Summary of submissions on the exposure draft Financial Market Infrastructures Bill
On 19 December 2019, the Reserve Bank published a summary of submissions on the exposure draft of the Financial Market Infrastructures Bill (FMI Bill). In total, sixteen submissions were received from a range of stakeholders including domestic and overseas based FMIs, law firms and industry associations. The submissions are published below (except where the submitter sought confidentiality). The feedback from stakeholders resulted in a number of technical drafting changes, which are detailed in the summary of submissions document.
- Summary of submission on exposure draft consultation of the Financial Market Infrastructures Bill (PDF 235 KB)
List of submissions to the exposure draft of the FMI Bill:
- Payments New Zealand (PNZ) (PDF 219KB)
- New Zealand Bankers Association (NZBA) (PDF 339KB)
- Visa (PDF 243KB)
- Bank of New Zealand (BNZ) (PDF 484KB)
- Bell Gully (PDF 1.3MB)
- ESAS / NZ Clear -RBNZ (PDF 786KB)
- Securities Industry Association (SIA) (PDF 326KB)
- NZX (PDF 186KB)
- Russell McVeagh (PDF 105KB)
- Paymark (PDF 176KB)
- NZFMA (PDF 8MB)
- ISDA (PDF 376KB)
Financial Market Infrastructures Bill introduced into parliament
On 17 December 2019, the Financial Markets Infrastructure Bill (FMI Bill) was introduced into Parliament. This marks a major milestone in the work to establish an enhanced regulatory regime for vitally important systems that support day to day transactions and the proper functioning of financial markets in New Zealand.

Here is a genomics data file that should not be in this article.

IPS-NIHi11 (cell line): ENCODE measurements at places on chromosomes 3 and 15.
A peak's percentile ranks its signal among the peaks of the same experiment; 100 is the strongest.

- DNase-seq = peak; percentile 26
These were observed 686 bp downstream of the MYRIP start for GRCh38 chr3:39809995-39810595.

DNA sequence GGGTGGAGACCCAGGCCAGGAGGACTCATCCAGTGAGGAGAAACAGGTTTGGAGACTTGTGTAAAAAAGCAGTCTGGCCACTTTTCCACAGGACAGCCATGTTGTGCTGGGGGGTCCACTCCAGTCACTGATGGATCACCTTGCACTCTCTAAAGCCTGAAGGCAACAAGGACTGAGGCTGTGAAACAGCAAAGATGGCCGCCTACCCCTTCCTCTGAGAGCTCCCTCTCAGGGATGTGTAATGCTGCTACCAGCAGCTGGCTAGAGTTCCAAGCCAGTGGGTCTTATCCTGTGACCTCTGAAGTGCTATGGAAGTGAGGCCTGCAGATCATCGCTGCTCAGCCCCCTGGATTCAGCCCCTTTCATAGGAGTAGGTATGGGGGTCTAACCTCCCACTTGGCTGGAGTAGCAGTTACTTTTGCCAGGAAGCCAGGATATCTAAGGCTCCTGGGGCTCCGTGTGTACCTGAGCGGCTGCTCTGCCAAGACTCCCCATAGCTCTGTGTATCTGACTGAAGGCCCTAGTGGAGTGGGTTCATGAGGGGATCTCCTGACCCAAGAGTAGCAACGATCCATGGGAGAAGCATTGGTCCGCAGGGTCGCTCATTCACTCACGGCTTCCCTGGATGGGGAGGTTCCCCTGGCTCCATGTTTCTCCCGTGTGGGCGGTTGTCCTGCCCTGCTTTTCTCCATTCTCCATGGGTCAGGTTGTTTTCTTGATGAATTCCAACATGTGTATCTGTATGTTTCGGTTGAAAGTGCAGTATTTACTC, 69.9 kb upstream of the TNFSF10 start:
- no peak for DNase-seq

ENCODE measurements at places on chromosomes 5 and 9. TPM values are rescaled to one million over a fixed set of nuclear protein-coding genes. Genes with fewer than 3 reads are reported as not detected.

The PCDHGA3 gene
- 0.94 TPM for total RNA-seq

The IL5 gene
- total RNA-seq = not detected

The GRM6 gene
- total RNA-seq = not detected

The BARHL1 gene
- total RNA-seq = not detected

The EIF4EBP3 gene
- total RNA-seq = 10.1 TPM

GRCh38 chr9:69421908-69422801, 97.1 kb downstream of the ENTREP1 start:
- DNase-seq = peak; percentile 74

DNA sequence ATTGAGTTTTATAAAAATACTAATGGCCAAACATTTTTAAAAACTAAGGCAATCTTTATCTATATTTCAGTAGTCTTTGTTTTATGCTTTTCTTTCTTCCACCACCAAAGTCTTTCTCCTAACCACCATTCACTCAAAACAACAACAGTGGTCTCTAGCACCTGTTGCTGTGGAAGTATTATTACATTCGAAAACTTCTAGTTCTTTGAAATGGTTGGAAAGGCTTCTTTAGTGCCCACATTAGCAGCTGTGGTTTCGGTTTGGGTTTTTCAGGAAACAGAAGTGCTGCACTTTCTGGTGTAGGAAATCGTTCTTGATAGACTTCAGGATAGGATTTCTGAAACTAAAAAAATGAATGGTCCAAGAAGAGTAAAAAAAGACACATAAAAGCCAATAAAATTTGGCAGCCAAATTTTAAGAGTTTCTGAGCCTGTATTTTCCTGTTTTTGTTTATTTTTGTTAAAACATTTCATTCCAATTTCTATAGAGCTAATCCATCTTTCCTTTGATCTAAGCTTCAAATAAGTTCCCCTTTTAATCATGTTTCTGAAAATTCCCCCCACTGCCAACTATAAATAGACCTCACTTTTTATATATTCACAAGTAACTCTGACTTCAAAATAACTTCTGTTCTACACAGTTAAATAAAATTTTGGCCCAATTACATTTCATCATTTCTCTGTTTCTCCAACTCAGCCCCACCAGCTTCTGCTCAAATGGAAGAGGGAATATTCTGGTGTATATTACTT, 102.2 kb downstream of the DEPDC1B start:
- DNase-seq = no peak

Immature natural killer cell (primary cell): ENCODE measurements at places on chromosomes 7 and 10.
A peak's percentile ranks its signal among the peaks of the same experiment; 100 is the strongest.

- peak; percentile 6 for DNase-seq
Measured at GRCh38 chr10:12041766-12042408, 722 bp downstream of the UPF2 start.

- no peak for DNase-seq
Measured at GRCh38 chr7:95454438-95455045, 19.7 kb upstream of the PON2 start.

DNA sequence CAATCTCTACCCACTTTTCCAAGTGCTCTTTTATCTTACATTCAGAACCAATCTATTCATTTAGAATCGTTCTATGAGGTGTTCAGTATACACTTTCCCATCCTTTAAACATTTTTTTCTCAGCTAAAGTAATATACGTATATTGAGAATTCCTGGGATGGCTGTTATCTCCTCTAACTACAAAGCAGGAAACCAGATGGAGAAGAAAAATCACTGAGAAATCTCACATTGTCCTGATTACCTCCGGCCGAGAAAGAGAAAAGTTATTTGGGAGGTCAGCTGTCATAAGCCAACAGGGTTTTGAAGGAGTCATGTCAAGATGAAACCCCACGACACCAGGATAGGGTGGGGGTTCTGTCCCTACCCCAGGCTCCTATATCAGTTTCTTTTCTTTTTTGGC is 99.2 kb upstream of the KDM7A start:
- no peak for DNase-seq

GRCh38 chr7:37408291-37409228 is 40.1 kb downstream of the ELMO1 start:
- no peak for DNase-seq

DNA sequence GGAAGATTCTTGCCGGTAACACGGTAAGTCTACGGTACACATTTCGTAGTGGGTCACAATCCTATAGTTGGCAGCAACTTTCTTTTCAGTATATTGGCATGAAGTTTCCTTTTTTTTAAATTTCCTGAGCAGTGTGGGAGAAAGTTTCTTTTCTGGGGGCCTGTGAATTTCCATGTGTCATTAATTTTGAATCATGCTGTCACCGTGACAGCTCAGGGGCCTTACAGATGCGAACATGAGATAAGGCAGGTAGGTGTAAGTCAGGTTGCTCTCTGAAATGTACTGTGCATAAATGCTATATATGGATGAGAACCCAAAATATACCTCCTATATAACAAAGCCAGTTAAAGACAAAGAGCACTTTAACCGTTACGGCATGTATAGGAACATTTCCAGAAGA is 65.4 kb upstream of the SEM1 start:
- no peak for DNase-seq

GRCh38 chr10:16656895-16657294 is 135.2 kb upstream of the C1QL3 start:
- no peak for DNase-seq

- Financial Market Infrastructures Bill (link to legislation website)
Exposure Draft Financial Market Infrastructures Bill
On 1 August 2019, the Reserve Bank published an exposure draft of the Financial Market Infrastructures Bill (FMI Bill), which proposes to establish an enhanced regulatory framework for FMIs. The FMI Bill covers vitally important systems for New Zealanders, including the infrastructures that support our day to day transactions and the proper functioning of financial markets.
An enhanced regulatory framework is needed because the existing regime for FMIs (contained in Parts 5B and 5C of the Reserve Bank of New Zealand Act 1989) is insufficient to guard against market failures that might result in, for example, insufficient focus on risk management or inadequate investment in underlying infrastructure. The new regulatory framework will also be consistent with international best practice.
It is anticipated that Cabinet approval to introduce the Bill into Parliament will be sought later this year.
The deadline for submissions on the exposure draft is 5pm on 26 September 2019.
- Cover note for Financial Market Infrastructures Bill exposure draft (PDF 682KB)
- Financial Market Infrastructures Bill exposure draft (PDF 490KB)
Supplementary decisions on the new oversight framework for Financial Market Infrastructures
In December 2018 Cabinet made a number of supplementary decisions on aspects of the proposed new oversight regime for Financial Market Infrastructures. These decisions included:
- That the joint regulators should set regulatory requirements for designated FMIs using standards rather than conditions of designation;